Like much of America we’re in the throes of a lake effect snow. Eight inches today, another few overnight. Seems a good time to read slush, neh?
See my previous post for disclaimers about my posted reactions, etc.
Story 3 (12/3/2010 Fantasy 2235 words)
The story begins with an authorial overview, a sort of preamble. It’s well written and interesting, but does not hint at genre. This makes me dubious that it will fit the anthology. For now I read on with interest. I’m feeling a little bit preached at on this first page. The prose holds me, but its grip is becoming tenuous.
Second page shifts into omniscient. Not really a problem in terms of theme, but a hamper to plot movement. An interaction with father is the first real sense of plot movement and it’s well written. I’m having a little problem with the protagonist, however, in that he seems something of a straw man rather than a real person. I would be more invested with the message of the piece were I more invested with the character. He seems placed here as a mouthpiece at present. I understand what he feels, but not why. I have no sense of what has gone before in his life or what has formed his opinion/obsession (madness?). I remain curious, but also leery.
This gets interesting at the end of page three. I like the fantastic element (which may simply be unreliable perception, but that’s cool), but the shift to colloquial doesn’t feel earned. It feels intentionally provocative. Artsy. Again, for me, this comes back to the character. If the story doesn’t really take the character seriously, should I? This said, I very much like the top of page 4. I like where this goes, just not quite how it gets here.
The story segues into drollness. The situation is pretty funny in a yuk-yuck way and the writing lively. Lots to like about that. Some very cool stuff here. Page 6 reveals this is definitely alternate history. Dallas Cowboys 3-0? Nah 😉
The story ends sharply. I very much like it. The beginning, not so much. It’s authorially intrusive, and does not establish the potential for this riff on the sublime. I suspect the story would start better at the end of page 2, with dad waking the protagonist. That’s where the language takes life and the character begins to be revealed. I’d probably want a little more of that revelation to give the ending longer teeth, but I could maybe live without that. Yes, the protagonist is delusional, but he should be real enough that I can empathize with his delusion (rather than simply snorfling along with what he says and does – this is the difference between enjoying and feeling compelled by a piece, for me).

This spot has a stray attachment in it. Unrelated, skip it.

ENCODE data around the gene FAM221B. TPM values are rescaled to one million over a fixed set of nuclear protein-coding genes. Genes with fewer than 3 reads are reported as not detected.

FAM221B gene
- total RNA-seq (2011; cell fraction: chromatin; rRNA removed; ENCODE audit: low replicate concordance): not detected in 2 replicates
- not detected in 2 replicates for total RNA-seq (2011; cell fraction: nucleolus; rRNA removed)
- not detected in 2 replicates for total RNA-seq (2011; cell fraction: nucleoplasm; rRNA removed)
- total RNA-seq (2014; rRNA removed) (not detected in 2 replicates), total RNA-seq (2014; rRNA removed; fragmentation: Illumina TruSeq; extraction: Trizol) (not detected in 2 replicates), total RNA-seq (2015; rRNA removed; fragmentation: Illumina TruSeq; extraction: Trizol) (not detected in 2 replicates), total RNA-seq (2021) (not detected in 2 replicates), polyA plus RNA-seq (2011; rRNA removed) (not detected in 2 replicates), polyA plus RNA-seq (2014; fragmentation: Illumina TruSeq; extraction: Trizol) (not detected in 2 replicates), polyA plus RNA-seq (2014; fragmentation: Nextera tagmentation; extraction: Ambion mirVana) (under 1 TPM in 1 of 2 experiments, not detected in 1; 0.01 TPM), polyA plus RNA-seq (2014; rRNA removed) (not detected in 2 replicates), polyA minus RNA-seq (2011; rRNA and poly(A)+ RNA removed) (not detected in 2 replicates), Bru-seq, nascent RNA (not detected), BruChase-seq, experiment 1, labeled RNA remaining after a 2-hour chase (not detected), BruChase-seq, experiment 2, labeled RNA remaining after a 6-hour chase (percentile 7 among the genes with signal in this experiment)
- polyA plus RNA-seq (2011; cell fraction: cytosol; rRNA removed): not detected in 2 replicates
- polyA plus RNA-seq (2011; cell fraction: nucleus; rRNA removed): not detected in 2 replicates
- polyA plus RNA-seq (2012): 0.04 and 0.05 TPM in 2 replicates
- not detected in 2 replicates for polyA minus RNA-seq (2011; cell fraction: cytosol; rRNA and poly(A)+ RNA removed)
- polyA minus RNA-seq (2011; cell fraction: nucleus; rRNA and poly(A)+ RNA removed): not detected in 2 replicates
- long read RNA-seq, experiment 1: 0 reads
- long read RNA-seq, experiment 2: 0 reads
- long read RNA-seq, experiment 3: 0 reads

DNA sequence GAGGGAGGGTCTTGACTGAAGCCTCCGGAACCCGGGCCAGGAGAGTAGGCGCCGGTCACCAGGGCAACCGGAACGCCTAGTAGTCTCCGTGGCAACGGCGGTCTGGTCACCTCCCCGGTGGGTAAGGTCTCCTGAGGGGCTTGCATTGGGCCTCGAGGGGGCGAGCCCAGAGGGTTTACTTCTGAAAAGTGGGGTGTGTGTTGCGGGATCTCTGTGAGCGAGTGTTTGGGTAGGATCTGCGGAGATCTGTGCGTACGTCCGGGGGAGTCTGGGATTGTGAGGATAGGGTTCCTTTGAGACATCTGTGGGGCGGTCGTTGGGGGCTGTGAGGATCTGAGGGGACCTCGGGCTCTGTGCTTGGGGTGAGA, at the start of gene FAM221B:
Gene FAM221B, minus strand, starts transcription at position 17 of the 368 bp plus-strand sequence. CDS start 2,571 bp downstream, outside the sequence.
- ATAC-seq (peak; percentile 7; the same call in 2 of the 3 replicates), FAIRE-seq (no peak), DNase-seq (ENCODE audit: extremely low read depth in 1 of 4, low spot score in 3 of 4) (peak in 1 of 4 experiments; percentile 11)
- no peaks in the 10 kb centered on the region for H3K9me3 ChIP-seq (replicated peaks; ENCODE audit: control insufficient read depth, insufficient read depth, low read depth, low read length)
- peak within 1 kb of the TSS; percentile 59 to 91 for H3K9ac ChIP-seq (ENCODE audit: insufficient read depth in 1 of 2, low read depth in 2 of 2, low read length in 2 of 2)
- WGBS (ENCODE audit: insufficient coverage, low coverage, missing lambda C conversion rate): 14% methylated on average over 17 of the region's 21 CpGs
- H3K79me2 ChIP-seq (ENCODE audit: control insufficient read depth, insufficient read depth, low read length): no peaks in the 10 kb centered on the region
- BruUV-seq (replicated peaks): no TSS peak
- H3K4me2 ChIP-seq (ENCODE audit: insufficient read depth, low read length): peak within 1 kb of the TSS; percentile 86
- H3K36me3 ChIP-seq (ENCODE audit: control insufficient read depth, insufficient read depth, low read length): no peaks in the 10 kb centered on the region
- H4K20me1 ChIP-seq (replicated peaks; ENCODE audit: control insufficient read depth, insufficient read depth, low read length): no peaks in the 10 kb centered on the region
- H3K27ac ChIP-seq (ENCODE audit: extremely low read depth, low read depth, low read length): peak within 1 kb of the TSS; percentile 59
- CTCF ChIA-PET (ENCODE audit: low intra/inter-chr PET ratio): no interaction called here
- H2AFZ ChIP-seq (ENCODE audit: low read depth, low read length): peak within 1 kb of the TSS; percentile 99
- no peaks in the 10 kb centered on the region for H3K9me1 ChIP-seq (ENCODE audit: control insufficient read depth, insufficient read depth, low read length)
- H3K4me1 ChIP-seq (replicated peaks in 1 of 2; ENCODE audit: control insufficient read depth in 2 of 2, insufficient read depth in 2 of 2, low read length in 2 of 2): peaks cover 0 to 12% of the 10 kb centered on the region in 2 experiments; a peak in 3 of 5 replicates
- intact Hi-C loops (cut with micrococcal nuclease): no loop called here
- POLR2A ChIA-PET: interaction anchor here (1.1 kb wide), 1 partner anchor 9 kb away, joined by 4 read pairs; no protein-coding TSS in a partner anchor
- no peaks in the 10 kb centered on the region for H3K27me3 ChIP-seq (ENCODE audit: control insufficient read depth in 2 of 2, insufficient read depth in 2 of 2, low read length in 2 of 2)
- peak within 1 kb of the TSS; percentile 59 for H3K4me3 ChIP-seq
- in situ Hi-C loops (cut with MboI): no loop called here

So, the question becomes whether to suggest a revision. Am I certain our other editors would appreciate this story even with a perfect opening? It’s an iffy proposition. I will pass it along with a note outlining my reaction. If others do like it, we’ll talk about a revision request. Complicating matters, a portion of the story has been published, though likely in a market our readers will not be familiar with.
Slush-o-meter (1-10): 8 This seems a valiant effort to entertain me into accepting a message. The second half works wonderfully. The opening feels a little precious to me, and doesn’t set up the irreverence of the ending (though it talks at length about irreverence). I feel the opening looks down its nose a bit at believers rather than pulling us into a character who looks down his nose at belief. I can see why it was published, but it could be stronger.
Story 4 (12/4/2010 Fantasy 6300 words)
Note to self: 5000 word limit, give or take, apparently opens the floodgates to longer works. It’s a shame. Longer stories will have to be incredible to be accepted.
This is an intriguing opening. Not a hint of genre, but I’m interested. Unfortunately, the ensuing conversation feels very much like it’s being held for my benefit rather than the characters’. Seems like background disguised as dialogue. The story is not moving forward. This goes on for a few pages; we get some veiled hints that burial has been replaced by some new technology, but it’s mainly a lesson on how not to tell us what we want to know. An SF reader is not going to have her jaw drop when this technology is revealed, so withholding it isn’t helping matters. Skimming to end of scene.
Scene 2 shows the results of the tech. This is better. We get some visuals, some characterization. Very nice descriptive details. Unfortunately, we’re still dealing with the same issue as in scene 1, just new words. It’s not going to awe an SF reader, who’s read stories revolving around such technologies for years. A story was nominated for a nebula last year, I believe, with the same basic thrust. There, the tech was on the page and a vibrant part of the story experience. Here we’re pretty much talking it out. I do like some of the points made, and certainly many of the lines themselves, but the story feels very static. Skimming to end.
I do feel the guy’s angst and like the way the scene on p16 opens. Love the bit with the medicine man on p21. To the story’s credit, it’s not really about the tech reveal, but a commentary on human nature and our irrational views of death (and living). The final scene is wonderfully surreal satire. It’s just not right for the anthology.
Slush-o-meter (1-10): 8 As a literary story that utilizes an SF concept to make a satiric point, it works well. I do think the very slow opening scene detracts from the experience, particularly as it comes across as background disguised as dialogue. Personally, I would have started with the second scene.